Thank you for registering with Physics World If you'd like to change your details at any time, please visit My account. Conventional thinking going back to Albert Einstein is that a black hole can be described only in terms of its mass and spin. No-hair means that information about the physical state of matter must be lost as the matter is sucked into a black hole — otherwise, this information would distinguish one black hole from another. In Hawking made the landmark conjecture that black holes do not simply suck in everything, but rather behave as black bodies that emit radiation as well as absorbing it. He calculated the black-body temperature of a black hole using an equation that now graces his memorial in Westminster Abbey.
Stephen Hawking’s ‘final paper’ on hairy black holes hits the headlines
‘Hairy’ black holes | INFN-LNF
Professor Stephen Hawking is back with a new theory: the hairy black hole hypothesis. His new theory solves the problem of what happens when information from the universe goes into black holes. His new paper titled, "Soft hair on black holes," could help him win his first Nobel prize. The year-old British theoretical physicist said that black holes may have a head of hairs made of zero-energy particles.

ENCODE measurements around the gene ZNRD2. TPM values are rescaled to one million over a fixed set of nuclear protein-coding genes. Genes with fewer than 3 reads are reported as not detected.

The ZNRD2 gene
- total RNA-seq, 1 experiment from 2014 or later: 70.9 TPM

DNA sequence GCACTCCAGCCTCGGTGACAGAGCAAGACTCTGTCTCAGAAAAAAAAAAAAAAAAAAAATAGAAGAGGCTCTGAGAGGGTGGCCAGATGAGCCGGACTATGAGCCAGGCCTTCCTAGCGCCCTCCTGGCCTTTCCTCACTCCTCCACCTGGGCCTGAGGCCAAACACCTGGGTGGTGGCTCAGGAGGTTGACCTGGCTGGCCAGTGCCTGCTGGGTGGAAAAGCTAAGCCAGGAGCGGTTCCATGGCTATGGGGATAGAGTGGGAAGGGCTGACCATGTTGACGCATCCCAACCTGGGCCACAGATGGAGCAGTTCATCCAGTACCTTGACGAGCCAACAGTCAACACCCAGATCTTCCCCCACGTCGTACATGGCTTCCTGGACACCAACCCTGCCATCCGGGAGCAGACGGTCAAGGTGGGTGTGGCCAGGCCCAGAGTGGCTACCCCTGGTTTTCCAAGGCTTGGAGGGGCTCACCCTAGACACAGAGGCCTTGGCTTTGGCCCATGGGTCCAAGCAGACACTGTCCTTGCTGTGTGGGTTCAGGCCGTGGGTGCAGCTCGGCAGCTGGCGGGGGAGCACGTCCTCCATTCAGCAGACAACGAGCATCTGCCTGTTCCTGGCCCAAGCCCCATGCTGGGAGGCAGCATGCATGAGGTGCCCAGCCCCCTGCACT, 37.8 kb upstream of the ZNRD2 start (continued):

Hairy black hole could show gaps in Einstein's theory
The no-hair theorem states that all black hole solutions of the Einstein—Maxwell equations of gravitation and electromagnetism in general relativity can be completely characterized by only three externally observable classical parameters: mass , electric charge , and angular momentum. Physicist John Archibald Wheeler expressed this idea with the phrase "black holes have no hair"  which was the origin of the name. In a later interview, John Wheeler says that Jacob Bekenstein coined this phrase. The first version of the no-hair theorem for the simplified case of the uniqueness of the Schwarzschild metric was shown by Werner Israel in
One thing that Stephen Hawking has in common with your local sage is that they both believe that everything happens for a reason. For scientists, Professor Hawking included, this is less religious or karmic and more to do with simply preserving the notion of cause and effect. Everything that happens must have been caused by what was happening before it and the laws of Nature.